The bloodshed in Kenya gets worse by the day. Nearly 900 people have already lost their lives in the violence sparked by December's rigged presidential election. The international community needs to put a stop to these atrocities and push Kenya back from the brink of civil war.
The first step is to announce a schedule for new elections. December's vote was so flawed it robs President Mwai Kibaki of any legitimacy at home or on the global stage. The irregularities stoked long-simmering ethnic hatreds, which are playing out now as Kibaki's Kikuyu tribe and the opposition Luos shoot, hack and stone each other to death. The prospect of new elections could calm Kenya, stem the violence and lay the conditions for a fair, free and transparent vote.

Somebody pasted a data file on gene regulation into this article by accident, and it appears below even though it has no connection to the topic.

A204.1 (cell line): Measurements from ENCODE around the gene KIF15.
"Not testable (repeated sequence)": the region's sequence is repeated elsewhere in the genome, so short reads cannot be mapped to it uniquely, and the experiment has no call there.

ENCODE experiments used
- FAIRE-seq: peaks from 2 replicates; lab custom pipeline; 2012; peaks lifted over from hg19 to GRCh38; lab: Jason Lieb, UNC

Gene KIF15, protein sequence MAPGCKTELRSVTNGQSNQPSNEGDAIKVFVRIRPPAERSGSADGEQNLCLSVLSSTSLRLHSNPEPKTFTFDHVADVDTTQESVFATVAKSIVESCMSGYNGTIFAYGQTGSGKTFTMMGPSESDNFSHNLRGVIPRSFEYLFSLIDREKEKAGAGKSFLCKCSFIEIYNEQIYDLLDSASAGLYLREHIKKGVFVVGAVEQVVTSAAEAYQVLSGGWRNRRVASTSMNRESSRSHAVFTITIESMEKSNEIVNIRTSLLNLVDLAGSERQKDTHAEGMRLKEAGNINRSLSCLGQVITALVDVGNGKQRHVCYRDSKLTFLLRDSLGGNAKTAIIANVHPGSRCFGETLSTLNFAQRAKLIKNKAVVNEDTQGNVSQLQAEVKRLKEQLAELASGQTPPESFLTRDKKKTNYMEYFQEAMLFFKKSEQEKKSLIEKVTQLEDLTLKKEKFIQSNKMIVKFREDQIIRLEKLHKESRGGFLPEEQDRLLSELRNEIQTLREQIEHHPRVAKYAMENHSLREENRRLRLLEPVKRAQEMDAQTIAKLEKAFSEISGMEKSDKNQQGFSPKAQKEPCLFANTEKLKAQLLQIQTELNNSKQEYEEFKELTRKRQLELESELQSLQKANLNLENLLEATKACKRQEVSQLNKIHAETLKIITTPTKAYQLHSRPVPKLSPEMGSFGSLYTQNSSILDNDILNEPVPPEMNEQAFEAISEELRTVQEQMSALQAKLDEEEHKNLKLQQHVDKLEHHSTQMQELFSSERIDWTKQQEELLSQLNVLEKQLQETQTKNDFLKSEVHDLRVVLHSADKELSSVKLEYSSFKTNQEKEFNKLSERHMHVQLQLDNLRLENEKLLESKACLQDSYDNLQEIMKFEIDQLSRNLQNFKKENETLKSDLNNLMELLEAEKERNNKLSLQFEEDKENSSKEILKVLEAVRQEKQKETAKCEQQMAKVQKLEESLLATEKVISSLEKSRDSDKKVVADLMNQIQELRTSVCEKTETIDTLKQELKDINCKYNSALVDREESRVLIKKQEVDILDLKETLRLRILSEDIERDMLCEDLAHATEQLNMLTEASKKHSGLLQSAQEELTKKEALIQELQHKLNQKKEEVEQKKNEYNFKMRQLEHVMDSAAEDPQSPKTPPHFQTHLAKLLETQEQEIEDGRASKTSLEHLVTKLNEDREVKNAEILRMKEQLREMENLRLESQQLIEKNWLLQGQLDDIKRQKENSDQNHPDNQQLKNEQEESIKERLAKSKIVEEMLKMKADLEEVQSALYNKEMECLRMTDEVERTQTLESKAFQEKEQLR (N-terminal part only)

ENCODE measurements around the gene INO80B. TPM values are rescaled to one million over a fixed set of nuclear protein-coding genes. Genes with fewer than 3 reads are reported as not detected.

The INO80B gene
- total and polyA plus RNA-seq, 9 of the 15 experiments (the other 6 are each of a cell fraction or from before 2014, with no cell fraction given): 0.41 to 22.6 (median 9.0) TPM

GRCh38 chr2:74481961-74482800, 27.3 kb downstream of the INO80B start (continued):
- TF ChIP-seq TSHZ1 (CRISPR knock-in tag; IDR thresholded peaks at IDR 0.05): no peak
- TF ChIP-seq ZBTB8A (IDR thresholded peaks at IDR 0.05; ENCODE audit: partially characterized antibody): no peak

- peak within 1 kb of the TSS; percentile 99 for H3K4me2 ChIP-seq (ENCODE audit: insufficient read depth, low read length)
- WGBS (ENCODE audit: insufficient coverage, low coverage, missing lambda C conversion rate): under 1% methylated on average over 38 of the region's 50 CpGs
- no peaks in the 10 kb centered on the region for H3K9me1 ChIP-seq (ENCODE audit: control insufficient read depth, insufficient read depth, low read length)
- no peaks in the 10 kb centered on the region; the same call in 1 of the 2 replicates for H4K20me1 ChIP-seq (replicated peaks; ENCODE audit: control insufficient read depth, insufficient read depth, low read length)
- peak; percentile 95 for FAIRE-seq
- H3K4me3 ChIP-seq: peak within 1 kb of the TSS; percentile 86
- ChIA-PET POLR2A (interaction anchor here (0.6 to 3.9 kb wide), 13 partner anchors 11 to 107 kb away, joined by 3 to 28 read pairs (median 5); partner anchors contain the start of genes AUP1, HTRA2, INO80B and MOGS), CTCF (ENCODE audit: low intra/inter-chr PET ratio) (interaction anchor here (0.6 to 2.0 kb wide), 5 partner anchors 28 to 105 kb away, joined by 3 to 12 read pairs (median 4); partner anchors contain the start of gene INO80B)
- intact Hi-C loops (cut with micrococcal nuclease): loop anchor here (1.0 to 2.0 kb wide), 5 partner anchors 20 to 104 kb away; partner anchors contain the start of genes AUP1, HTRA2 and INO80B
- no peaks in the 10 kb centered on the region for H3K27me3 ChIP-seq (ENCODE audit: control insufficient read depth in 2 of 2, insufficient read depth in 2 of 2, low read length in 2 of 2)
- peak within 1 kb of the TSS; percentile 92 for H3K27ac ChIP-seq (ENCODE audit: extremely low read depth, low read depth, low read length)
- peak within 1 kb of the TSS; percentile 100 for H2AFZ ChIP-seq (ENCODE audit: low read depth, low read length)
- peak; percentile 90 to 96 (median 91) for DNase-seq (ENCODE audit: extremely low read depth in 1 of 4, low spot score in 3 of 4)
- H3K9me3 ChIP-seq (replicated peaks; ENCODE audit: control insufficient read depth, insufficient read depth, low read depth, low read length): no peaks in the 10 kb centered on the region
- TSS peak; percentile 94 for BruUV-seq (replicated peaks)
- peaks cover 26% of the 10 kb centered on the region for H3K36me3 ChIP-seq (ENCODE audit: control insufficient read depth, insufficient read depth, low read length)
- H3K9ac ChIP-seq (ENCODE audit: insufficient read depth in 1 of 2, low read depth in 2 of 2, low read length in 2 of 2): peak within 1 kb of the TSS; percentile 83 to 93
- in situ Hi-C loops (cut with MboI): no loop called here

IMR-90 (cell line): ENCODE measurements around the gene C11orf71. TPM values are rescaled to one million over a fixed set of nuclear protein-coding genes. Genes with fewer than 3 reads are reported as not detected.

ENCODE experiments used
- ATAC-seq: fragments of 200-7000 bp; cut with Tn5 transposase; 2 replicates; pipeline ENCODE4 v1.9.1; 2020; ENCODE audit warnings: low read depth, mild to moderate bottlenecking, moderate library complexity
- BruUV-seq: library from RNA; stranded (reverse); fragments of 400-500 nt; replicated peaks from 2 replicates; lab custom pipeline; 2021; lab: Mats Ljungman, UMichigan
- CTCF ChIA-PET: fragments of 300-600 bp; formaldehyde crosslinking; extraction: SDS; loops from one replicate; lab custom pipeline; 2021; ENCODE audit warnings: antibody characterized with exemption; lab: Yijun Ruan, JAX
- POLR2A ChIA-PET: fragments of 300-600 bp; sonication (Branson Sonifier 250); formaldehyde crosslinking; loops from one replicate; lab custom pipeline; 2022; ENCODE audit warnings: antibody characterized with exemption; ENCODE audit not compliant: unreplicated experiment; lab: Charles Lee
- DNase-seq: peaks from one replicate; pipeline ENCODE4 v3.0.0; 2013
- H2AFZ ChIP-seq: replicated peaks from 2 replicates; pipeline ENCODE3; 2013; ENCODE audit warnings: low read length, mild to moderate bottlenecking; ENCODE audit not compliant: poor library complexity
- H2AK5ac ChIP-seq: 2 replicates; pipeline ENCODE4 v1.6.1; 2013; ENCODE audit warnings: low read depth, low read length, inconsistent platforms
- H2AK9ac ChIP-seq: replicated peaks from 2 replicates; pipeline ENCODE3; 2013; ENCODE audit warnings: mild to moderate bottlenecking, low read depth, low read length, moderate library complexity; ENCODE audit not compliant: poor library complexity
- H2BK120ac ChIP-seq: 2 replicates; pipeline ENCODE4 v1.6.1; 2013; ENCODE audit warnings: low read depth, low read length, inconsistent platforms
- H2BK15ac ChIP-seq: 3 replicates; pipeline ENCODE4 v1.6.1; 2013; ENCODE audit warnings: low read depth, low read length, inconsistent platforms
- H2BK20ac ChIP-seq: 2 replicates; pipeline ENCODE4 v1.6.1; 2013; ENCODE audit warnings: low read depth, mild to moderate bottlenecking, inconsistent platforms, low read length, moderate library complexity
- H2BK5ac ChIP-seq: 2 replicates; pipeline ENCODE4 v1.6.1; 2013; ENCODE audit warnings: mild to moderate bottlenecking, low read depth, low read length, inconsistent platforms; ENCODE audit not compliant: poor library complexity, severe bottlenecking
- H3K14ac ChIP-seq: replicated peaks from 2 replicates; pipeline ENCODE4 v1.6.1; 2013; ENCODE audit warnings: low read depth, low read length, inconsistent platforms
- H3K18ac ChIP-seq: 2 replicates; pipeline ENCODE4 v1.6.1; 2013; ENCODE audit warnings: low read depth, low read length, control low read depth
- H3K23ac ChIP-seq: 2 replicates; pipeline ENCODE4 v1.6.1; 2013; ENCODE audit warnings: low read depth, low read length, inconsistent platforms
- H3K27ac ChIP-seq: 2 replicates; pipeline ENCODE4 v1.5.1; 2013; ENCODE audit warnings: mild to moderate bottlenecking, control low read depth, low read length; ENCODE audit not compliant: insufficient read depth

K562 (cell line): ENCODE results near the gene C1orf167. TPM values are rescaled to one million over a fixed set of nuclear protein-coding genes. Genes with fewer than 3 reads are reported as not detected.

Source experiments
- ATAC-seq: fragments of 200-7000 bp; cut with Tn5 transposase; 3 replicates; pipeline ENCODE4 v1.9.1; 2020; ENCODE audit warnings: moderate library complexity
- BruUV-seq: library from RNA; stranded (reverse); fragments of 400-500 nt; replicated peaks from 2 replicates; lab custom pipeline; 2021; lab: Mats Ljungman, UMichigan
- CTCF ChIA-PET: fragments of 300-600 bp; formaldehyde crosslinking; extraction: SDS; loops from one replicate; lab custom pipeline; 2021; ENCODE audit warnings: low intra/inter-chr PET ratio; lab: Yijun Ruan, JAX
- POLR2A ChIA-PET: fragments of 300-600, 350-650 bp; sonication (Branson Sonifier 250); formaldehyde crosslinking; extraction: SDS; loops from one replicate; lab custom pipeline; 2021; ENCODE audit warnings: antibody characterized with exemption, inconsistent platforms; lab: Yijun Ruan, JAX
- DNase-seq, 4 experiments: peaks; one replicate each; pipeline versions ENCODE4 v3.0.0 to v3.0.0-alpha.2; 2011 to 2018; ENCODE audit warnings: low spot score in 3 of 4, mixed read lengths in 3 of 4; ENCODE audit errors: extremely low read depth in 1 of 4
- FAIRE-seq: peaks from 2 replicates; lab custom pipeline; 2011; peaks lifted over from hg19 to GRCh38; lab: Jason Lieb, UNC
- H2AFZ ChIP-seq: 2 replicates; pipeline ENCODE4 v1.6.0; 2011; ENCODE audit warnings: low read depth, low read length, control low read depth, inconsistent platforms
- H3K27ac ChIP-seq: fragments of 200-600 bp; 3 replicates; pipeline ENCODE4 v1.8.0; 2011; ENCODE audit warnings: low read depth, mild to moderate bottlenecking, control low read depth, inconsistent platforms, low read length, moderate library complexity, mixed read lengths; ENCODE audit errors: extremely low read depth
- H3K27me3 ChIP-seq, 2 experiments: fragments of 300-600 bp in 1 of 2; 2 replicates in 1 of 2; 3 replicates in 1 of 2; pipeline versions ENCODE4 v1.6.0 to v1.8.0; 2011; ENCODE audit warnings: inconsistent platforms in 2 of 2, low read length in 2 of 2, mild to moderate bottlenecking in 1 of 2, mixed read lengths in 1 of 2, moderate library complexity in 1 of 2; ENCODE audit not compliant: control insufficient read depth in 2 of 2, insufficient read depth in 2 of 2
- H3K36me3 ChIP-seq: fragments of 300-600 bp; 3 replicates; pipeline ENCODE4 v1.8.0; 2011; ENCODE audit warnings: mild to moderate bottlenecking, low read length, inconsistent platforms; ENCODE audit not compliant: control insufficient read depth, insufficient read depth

The international community needs to press the warring sides to halt the fighting. Former U.N. Secretary-General Kofi Anna, who is brokering peace talks, said the two main rival groups agreed Friday to a framework for political talks. But it will take diplomatic pressure to end the crisis once the talks get under way. The African Union needs to take more responsibility for its regional security role. The United Nations needs to do more than issue proclamations. And the U.S. State Department should move beyond the semantics of whether ethnic cleansing is taking place. The world needs to ratchet up the pressure on Kibaki and his rival, Raila Odinga, to halt the slaughter.